After all, viewpoints have been considered, the leader and her team can jointly map out a way to a sustainable and viable solution. Communication is fundamental, but don’t assume people will be comfortable sharing their true thoughts. A leader must be able to trust her intuition and challenge her team until they are accountable and can reach a solution.

Transparent communication means you have to eliminate silos and create a culture that is open to all. This culture will promote a better world. Silos that are unnecessary invite hidden agendas and hinder cross-functional collaboration.

Silos in organizations are the main cause of workplace problems. Many of these problems never get solved. Today’s workplace must foster an entrepreneurial spirit that allows employees to freely navigate the workplace and collaborate to solve problems. You will have a greater understanding of your workplace dot. It is nearly impossible to measure this if you work in silos, which could limit your influence.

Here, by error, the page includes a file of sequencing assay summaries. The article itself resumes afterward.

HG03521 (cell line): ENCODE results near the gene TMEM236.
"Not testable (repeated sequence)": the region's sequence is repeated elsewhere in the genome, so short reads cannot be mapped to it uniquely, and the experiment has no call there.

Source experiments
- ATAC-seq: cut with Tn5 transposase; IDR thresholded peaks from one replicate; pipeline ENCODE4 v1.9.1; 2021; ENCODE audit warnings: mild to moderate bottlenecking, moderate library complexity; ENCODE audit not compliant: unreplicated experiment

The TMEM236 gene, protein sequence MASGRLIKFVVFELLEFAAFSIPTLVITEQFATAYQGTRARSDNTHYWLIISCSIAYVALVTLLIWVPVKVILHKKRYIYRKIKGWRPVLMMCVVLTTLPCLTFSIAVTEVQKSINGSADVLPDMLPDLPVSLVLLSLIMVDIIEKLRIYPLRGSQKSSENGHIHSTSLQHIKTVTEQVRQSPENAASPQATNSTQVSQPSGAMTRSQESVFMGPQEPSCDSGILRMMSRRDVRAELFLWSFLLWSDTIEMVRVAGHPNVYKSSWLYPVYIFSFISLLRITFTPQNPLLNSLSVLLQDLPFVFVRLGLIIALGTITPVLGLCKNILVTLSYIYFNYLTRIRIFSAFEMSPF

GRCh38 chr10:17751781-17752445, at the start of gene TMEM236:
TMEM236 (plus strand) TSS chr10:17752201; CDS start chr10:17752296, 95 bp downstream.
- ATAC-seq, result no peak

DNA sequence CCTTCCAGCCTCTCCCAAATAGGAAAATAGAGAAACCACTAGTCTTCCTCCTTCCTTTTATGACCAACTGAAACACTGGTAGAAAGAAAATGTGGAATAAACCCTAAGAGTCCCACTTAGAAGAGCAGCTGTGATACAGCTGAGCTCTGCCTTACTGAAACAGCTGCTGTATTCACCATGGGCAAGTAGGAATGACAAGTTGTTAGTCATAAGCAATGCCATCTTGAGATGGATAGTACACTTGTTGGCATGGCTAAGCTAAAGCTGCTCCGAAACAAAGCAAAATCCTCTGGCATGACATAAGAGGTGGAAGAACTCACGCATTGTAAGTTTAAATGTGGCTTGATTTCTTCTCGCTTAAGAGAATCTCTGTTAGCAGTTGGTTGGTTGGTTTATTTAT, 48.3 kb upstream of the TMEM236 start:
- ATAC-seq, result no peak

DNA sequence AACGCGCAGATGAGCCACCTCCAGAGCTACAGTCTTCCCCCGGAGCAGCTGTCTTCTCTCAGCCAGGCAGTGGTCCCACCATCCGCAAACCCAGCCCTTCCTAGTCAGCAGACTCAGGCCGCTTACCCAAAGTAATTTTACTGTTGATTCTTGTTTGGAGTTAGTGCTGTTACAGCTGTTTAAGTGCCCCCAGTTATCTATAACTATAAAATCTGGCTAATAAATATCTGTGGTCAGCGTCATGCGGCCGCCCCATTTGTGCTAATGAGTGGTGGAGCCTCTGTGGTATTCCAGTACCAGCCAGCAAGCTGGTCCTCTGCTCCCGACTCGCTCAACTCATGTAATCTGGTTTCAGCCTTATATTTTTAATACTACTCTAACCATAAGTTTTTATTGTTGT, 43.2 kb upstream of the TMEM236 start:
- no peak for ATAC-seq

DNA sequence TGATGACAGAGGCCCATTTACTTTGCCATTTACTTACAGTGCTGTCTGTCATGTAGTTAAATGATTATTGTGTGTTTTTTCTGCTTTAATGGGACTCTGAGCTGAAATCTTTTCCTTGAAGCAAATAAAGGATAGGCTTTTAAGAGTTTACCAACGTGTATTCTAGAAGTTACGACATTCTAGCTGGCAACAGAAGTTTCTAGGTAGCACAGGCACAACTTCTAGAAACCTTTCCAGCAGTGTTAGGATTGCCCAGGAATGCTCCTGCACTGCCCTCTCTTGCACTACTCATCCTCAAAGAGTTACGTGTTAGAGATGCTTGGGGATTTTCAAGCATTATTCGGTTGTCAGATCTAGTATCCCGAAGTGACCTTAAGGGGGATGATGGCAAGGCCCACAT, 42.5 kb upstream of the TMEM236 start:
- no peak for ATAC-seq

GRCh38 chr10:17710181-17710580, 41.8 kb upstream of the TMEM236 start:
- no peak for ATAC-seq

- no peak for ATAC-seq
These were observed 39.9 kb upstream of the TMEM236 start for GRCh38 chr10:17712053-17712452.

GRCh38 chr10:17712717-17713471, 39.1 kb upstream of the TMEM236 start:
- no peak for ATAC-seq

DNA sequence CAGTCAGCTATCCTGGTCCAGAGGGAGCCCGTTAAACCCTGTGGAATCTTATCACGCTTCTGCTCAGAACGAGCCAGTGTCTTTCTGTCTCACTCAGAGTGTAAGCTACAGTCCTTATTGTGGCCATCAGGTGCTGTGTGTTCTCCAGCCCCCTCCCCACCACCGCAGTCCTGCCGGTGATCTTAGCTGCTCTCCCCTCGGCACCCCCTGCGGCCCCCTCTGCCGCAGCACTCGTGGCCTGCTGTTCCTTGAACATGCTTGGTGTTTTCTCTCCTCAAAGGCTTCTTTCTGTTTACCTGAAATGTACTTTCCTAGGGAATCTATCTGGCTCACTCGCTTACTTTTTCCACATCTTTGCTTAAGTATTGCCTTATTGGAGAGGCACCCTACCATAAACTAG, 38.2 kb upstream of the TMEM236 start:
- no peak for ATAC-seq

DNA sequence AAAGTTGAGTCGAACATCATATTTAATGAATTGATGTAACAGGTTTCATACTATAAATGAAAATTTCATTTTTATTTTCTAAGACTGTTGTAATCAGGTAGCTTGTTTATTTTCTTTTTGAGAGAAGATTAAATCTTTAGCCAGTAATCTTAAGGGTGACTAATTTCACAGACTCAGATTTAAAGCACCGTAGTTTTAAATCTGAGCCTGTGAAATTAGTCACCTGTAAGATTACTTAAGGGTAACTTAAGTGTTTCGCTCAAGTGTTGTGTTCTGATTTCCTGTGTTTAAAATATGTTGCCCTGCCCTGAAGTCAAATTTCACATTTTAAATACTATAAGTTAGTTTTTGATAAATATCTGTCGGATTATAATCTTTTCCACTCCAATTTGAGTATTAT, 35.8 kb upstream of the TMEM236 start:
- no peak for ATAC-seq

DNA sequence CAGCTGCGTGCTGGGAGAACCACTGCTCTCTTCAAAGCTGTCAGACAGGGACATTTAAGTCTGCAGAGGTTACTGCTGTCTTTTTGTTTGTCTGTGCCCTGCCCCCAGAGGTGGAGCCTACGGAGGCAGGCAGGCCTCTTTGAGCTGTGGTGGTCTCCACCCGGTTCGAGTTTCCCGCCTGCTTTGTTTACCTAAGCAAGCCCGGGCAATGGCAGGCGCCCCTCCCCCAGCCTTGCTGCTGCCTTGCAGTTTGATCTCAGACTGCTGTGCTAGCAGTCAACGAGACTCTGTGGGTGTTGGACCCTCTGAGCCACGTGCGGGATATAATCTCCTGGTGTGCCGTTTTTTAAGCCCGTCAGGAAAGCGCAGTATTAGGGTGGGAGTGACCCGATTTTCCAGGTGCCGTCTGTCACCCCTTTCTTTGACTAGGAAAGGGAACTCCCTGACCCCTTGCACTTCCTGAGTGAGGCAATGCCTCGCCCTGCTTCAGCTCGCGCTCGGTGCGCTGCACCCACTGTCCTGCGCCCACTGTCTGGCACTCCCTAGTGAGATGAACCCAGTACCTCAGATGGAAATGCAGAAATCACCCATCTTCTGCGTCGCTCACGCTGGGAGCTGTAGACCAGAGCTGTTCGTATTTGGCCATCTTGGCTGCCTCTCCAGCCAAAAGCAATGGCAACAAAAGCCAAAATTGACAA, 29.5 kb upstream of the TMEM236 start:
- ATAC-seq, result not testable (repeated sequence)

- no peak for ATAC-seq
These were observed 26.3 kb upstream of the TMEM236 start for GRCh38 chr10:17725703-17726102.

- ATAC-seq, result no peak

Problem-solving in a siloed workplace is harder because you’re more likely to deal with self-promoters rather than team players encouraged by cross-functional environments. It becomes more difficult to make anyone or anything better when you work in silos. Problem-solving becomes difficult when this happens.

Leaders can break down silos and engage employees to solve problems together. This is less about corporate politics and more about solving problems and strengthening the organization.

People must be open-minded to break down silos and communication gaps. Problem-solving is about people working together for the benefit of the organization and its people. If you work with closed-minded people, effective problem solving can become a frustrating and difficult process.